Iraq may still pose a theoretical danger, and certainly if the sanctions were lifted and Saddam were free to rearm, he could become a major threat again. It is a stretch, however, to consider Iraq a military threat to its neighbors now.
THE THREAT: IRAN
Almost 17 years after the fall of the shah, the Iranian Revolution is not looking very revolutionary. Its oil revenues have been declining, though it still is a major natural-gas producer. Its political and foreign-policy positions frequently display the continuing tensions between the revolutionary true believers and the pragmatists, and President Ali Akbar Hashemi Rafsanjani has frequently faced problems in implementing his own pragmatic economic programs. Iran has continued to buy military equipment wherever it can (mostly from China, North Korea and various of the former Soviet states) and to vociferously oppose the U.S. presence in the Gulf. There is reason to believe the Western accusations that Iran is secretly seeking nuclear weapons, despite persistent denials from Tehran. Clearly it remains hostile to U.S. intentions and, sometimes at least, highly critical of Saudi Arabia's rulers.
At the same time, it is hard to envision the present leadership of Iran launching any sort of military adventure against their neighbors. They are neither as isolated as Saddam nor as contemptuous of U.S. power. Their military continues to suffer from a shortage of spare parts for older U.S. and European-made equipment. A few years ago their purchase of Russian submarines, Mi0-29s and other Russian and ex-Soviet aircraft, and rumored purchases of airborne early-warning aircraft led to concerns that by the mid-1990s Iran could have a major power-projection capability. It is the mid-1990s, and Iran has no such capability. There appear to have been difficulties in integrating the new equipment, and the airborne early warning aircraft do not ever seem to have shown up. Many of the arms purchases lack the command-and-control infrastructure necessary to use them in the way they were designed for.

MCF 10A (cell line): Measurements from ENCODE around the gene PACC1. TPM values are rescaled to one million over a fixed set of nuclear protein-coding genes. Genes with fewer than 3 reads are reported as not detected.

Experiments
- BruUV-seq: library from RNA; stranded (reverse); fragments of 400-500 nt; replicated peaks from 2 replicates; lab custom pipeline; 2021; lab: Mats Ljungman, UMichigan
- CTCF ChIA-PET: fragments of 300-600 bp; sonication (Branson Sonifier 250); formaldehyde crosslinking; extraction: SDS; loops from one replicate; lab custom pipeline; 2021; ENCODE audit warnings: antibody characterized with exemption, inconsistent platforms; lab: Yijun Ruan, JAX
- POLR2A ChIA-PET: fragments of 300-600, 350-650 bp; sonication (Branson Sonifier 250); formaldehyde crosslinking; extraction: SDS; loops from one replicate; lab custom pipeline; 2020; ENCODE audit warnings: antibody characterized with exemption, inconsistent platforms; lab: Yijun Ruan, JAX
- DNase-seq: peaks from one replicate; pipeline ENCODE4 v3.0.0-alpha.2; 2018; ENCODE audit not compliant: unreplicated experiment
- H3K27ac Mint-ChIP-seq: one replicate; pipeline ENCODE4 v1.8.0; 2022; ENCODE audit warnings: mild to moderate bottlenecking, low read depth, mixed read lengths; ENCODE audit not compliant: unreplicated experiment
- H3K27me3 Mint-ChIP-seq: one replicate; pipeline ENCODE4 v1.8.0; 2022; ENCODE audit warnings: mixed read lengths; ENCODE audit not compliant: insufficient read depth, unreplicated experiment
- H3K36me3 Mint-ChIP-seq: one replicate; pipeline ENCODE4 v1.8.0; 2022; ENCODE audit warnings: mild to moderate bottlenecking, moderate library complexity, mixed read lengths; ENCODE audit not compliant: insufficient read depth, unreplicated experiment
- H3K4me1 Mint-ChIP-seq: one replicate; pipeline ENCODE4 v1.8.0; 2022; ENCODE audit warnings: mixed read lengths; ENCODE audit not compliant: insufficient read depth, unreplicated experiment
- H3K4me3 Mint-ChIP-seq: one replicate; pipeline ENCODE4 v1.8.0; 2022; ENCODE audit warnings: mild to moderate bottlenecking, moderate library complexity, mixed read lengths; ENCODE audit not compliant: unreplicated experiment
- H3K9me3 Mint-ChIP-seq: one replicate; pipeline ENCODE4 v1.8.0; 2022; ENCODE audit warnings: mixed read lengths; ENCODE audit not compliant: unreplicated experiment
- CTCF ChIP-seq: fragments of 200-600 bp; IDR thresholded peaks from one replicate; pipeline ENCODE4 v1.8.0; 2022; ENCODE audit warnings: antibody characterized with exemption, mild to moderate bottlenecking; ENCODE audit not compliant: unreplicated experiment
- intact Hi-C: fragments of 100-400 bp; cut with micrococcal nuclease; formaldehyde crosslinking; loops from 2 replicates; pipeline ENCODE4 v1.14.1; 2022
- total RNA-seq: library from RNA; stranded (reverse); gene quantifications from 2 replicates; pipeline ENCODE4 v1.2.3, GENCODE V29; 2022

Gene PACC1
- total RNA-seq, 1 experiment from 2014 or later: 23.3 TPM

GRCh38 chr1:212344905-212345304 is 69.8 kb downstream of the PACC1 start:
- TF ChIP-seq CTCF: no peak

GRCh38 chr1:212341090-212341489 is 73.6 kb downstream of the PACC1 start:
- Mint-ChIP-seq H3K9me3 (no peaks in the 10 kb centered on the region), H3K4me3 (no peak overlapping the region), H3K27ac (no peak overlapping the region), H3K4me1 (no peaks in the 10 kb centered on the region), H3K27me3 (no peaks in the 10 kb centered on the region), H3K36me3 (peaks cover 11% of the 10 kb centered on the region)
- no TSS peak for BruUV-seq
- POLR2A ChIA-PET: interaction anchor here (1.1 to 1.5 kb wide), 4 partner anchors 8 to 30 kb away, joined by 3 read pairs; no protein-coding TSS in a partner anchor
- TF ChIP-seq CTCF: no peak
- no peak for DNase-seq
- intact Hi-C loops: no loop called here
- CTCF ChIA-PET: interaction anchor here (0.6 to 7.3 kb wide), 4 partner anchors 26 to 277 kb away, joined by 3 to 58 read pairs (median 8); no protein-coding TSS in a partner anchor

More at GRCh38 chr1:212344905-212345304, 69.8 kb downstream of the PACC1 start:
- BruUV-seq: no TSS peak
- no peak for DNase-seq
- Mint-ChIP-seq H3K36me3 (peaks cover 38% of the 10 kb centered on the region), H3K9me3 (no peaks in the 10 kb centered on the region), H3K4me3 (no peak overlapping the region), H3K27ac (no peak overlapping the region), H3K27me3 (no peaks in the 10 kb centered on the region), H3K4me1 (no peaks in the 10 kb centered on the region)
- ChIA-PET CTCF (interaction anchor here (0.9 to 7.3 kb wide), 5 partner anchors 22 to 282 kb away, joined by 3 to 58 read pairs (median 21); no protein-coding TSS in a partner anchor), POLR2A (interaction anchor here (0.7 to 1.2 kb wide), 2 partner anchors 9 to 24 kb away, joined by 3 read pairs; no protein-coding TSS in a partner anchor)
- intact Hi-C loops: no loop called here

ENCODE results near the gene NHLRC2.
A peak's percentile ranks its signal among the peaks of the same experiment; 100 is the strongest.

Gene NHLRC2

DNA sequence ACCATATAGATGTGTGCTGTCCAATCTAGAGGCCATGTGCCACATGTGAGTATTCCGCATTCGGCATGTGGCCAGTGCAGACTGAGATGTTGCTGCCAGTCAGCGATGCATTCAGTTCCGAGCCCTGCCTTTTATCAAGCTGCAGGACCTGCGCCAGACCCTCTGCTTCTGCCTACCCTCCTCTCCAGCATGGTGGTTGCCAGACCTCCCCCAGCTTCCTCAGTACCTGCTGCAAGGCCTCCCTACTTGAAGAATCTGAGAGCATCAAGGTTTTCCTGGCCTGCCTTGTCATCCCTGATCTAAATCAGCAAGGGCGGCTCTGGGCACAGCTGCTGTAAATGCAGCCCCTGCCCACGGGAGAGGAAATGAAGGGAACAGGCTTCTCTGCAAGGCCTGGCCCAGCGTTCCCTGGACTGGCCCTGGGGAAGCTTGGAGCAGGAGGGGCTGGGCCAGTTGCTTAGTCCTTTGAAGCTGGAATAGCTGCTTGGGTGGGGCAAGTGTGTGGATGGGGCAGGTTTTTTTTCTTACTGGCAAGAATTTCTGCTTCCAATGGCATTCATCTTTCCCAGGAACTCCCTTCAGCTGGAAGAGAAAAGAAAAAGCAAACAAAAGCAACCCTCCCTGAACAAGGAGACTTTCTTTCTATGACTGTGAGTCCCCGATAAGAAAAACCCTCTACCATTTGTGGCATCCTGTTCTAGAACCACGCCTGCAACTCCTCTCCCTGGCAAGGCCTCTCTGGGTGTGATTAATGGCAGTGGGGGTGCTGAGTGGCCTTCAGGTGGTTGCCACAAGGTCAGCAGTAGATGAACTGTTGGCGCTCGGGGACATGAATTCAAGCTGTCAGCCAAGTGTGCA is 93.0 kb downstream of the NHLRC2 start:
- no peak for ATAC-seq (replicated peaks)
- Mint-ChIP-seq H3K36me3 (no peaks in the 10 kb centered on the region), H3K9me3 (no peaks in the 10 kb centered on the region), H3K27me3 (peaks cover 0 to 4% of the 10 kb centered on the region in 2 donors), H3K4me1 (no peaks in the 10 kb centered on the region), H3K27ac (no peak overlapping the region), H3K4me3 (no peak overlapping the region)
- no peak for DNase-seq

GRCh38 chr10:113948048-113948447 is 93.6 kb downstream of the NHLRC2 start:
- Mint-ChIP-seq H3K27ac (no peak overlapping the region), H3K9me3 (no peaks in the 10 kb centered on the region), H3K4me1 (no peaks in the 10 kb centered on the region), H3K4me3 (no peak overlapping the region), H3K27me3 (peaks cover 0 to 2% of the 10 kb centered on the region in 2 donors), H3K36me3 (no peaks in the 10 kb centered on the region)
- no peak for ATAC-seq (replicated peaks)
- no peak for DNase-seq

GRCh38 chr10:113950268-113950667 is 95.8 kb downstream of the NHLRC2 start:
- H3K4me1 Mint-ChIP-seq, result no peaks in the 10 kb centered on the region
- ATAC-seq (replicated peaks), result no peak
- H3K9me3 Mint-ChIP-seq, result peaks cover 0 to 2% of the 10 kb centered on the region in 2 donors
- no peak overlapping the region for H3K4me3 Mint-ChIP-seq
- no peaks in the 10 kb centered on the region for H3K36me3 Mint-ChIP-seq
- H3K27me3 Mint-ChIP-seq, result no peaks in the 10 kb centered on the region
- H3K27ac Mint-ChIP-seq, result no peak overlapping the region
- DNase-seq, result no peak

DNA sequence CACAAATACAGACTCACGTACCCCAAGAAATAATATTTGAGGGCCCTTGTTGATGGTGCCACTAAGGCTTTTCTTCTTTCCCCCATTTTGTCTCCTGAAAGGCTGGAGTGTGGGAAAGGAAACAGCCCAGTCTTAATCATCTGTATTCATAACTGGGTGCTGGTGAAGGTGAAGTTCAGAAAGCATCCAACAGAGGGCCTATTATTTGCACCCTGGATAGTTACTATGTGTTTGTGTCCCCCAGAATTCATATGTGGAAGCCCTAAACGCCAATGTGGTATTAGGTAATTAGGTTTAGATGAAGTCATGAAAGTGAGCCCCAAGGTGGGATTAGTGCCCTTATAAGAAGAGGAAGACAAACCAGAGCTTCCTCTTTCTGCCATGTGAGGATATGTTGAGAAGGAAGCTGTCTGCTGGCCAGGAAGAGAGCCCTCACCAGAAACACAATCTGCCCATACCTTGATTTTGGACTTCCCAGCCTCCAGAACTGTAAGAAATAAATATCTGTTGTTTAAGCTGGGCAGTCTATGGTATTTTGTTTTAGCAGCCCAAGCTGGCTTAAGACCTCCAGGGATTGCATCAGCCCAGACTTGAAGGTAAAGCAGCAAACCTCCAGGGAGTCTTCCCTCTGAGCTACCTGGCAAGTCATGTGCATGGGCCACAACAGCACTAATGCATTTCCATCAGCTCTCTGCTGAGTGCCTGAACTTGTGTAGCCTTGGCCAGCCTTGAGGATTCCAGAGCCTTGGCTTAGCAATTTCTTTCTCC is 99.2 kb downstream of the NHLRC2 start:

It is true that the Iranian nuclear program is disturbing, as proliferation always is. But unlike North Korea, Iran is at least in de facto compliance with International Atomic Energy Agency (IAEA) inspection guidelines. (And the U.S. response to North Korea, which is clearly in violation, has been to buy them off rather than confront them.)
It is also true that the Iranians have built up their forces and at times both surface-to-surface and surface-to-air missiles along the Strait of Hormuz and on the islands in the Strait, including the island of Abu Musa, control over which it disputes with the UAE. The United States has used this buildup to warn of a growing Iranian threat, especially in the early months of 1995. But Abu Musa has been occupied by Iran since the shah's day (when the West tacitly let him have it), and the surface-to-air missiles, at least, can be described as defensive. Besides, given the U.S. naval presence in the Gulf, what could Iran do? A Silkworm fired against a tanker from either the islands or the coast would provoke a strong American response, and the Iranians have not forgotten that they lost much of their navy in a short-lived confrontation with the United States in 1988.
Thus one might argue that the U.S. presence is useful in deterring Iran from trying anything, but it also makes it highly unlikely that the present leadership, seeking to improve their links with the outside world, would risk starting a confrontation they would be certain to lose. The United States points to the potential Iranian threat to justify, in part, its presence; the U.S. presence effectively neutralizes any such potential threat.